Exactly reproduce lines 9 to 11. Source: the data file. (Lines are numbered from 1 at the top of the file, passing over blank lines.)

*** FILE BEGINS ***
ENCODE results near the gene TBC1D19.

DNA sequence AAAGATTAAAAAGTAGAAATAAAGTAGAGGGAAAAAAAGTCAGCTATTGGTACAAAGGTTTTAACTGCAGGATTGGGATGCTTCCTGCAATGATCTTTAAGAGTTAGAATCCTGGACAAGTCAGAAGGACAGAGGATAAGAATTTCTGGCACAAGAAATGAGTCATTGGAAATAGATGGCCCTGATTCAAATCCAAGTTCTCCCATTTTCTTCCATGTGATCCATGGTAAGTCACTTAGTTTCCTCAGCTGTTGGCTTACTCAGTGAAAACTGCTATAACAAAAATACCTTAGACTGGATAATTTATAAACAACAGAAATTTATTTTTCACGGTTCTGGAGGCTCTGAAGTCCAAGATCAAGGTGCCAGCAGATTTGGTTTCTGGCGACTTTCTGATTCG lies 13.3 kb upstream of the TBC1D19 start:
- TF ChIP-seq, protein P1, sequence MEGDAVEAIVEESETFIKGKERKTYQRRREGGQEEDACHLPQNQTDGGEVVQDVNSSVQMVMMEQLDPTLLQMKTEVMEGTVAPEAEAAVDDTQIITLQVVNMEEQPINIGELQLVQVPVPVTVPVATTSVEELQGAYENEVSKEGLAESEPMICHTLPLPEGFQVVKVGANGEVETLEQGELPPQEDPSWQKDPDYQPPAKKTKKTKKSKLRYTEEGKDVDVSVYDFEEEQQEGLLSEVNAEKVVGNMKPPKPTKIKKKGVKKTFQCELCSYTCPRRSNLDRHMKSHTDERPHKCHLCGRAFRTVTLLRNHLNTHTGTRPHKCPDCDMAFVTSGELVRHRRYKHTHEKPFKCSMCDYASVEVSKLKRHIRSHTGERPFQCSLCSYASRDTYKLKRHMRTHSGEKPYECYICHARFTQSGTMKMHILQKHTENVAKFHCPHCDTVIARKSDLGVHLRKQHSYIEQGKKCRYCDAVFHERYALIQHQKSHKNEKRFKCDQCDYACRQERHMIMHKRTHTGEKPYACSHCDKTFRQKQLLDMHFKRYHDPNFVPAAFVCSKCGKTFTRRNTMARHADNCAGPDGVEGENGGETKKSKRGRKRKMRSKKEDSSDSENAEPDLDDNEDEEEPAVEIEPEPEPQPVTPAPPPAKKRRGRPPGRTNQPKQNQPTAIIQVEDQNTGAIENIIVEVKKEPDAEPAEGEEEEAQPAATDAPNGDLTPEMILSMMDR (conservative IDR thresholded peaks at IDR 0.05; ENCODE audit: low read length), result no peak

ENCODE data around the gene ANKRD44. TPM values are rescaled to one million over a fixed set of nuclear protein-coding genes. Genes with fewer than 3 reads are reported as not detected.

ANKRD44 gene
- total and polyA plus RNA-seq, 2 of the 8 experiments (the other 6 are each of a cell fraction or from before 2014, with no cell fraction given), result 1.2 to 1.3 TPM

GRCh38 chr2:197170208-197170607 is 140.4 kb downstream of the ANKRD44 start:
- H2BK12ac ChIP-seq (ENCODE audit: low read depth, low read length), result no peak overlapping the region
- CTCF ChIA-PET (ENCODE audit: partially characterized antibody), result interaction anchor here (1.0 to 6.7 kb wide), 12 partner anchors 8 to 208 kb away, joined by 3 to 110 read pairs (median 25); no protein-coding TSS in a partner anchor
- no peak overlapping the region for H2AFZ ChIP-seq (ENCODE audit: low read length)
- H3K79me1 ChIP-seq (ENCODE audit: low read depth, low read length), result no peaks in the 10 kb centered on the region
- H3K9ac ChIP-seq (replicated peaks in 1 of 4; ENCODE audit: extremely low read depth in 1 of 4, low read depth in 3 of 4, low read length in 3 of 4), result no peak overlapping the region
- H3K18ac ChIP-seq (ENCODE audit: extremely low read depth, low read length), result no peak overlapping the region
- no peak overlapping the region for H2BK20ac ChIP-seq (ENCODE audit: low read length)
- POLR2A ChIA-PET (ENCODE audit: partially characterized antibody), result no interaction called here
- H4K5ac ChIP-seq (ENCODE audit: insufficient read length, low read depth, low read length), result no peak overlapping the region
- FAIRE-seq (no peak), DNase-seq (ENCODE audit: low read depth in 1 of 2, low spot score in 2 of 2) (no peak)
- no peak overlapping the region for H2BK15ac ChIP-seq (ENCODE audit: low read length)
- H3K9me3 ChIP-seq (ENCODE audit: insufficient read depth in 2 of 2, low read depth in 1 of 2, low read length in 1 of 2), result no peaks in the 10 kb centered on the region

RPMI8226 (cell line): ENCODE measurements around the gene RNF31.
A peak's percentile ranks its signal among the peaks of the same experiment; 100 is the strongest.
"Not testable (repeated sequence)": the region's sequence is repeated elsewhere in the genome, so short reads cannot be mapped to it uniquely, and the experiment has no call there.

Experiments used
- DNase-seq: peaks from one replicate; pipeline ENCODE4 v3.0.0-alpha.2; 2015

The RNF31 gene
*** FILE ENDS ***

- CTCF ChIA-PET (ENCODE audit: partially characterized antibody), result interaction anchor here (1.0 to 6.7 kb wide), 12 partner anchors 8 to 208 kb away, joined by 3 to 110 read pairs (median 25); no protein-coding TSS in a partner anchor
- no peak overlapping the region for H2AFZ ChIP-seq (ENCODE audit: low read length)
- H3K79me1 ChIP-seq (ENCODE audit: low read depth, low read length), result no peaks in the 10 kb centered on the region